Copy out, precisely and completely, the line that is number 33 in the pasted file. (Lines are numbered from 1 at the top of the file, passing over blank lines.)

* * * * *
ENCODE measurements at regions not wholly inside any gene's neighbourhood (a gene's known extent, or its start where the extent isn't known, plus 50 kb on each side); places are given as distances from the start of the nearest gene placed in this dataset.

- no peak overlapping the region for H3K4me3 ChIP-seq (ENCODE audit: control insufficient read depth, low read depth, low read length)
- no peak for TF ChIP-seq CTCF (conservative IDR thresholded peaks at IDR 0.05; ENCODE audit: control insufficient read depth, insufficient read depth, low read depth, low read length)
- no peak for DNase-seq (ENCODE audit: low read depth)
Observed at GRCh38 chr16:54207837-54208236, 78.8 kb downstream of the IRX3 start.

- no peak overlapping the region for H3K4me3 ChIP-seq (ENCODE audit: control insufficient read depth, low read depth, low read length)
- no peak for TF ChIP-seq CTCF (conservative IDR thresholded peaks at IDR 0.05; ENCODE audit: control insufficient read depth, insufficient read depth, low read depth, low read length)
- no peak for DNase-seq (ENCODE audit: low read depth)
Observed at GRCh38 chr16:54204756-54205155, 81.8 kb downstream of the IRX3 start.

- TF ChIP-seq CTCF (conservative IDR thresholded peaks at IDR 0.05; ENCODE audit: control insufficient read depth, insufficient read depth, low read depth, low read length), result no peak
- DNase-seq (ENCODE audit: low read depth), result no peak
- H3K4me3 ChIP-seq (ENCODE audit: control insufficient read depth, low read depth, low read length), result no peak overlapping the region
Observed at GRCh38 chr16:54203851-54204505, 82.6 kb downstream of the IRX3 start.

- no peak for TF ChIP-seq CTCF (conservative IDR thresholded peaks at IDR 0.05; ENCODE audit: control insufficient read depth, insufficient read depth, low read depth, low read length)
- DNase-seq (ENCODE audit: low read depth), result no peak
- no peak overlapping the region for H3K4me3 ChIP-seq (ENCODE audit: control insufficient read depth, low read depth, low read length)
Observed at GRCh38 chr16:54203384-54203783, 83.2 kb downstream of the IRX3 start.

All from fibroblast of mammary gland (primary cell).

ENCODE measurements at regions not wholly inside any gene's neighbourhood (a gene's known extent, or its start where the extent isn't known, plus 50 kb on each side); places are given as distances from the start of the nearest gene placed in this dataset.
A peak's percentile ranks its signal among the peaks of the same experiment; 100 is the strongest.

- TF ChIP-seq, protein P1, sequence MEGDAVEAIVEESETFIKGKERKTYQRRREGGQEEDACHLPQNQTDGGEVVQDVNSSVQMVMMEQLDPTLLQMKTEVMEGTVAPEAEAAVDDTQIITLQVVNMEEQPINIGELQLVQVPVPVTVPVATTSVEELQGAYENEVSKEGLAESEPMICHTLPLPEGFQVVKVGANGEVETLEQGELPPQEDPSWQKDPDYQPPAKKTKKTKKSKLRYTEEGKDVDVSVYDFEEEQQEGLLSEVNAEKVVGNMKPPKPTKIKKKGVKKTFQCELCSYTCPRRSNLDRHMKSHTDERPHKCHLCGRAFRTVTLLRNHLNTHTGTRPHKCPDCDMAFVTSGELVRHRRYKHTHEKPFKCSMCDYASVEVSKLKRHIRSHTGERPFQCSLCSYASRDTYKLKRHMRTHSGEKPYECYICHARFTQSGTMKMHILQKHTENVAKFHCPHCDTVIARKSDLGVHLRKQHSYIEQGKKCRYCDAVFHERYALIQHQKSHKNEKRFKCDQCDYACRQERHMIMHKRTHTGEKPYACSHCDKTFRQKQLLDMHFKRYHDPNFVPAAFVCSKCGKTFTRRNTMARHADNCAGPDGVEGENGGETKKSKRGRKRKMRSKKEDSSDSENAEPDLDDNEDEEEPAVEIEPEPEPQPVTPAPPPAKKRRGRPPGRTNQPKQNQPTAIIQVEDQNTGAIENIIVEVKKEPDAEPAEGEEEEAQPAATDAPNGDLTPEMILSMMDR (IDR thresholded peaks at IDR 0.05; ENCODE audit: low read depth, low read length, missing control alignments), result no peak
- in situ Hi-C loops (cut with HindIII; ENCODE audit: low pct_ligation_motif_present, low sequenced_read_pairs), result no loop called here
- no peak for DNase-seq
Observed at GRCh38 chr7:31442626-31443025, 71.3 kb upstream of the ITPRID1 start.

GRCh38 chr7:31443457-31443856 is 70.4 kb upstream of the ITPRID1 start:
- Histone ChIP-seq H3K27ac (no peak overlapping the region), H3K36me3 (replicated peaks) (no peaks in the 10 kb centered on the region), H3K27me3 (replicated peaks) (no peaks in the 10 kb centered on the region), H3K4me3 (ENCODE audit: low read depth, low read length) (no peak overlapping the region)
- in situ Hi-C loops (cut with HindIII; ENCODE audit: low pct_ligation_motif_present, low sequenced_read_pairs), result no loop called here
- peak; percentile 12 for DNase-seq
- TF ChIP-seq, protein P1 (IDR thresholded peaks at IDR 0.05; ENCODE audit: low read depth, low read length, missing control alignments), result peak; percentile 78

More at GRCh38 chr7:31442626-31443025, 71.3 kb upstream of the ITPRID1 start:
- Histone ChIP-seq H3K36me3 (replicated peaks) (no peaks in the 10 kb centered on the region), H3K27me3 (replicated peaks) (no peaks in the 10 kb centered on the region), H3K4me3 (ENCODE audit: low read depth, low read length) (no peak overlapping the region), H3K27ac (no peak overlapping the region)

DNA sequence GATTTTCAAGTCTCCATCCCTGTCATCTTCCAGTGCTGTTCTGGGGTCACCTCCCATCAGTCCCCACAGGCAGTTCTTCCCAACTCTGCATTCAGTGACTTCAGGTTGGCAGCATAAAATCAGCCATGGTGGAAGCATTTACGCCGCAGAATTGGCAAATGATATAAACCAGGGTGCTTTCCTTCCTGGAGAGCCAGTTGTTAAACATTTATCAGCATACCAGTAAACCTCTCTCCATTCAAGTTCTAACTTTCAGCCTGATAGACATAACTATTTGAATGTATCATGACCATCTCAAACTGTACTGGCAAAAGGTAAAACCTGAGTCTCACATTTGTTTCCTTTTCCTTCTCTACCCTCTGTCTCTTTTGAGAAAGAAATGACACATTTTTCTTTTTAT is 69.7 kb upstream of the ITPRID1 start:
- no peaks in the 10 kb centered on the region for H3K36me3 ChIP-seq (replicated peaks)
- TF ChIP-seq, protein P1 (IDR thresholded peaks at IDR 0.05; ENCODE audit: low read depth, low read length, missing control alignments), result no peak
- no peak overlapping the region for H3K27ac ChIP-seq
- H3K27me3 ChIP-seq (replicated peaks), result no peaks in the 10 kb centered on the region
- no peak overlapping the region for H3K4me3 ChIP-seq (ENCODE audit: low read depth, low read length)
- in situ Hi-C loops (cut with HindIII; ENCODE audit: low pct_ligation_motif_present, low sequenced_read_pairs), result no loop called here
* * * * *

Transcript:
- no peaks in the 10 kb centered on the region for H3K36me3 ChIP-seq (replicated peaks)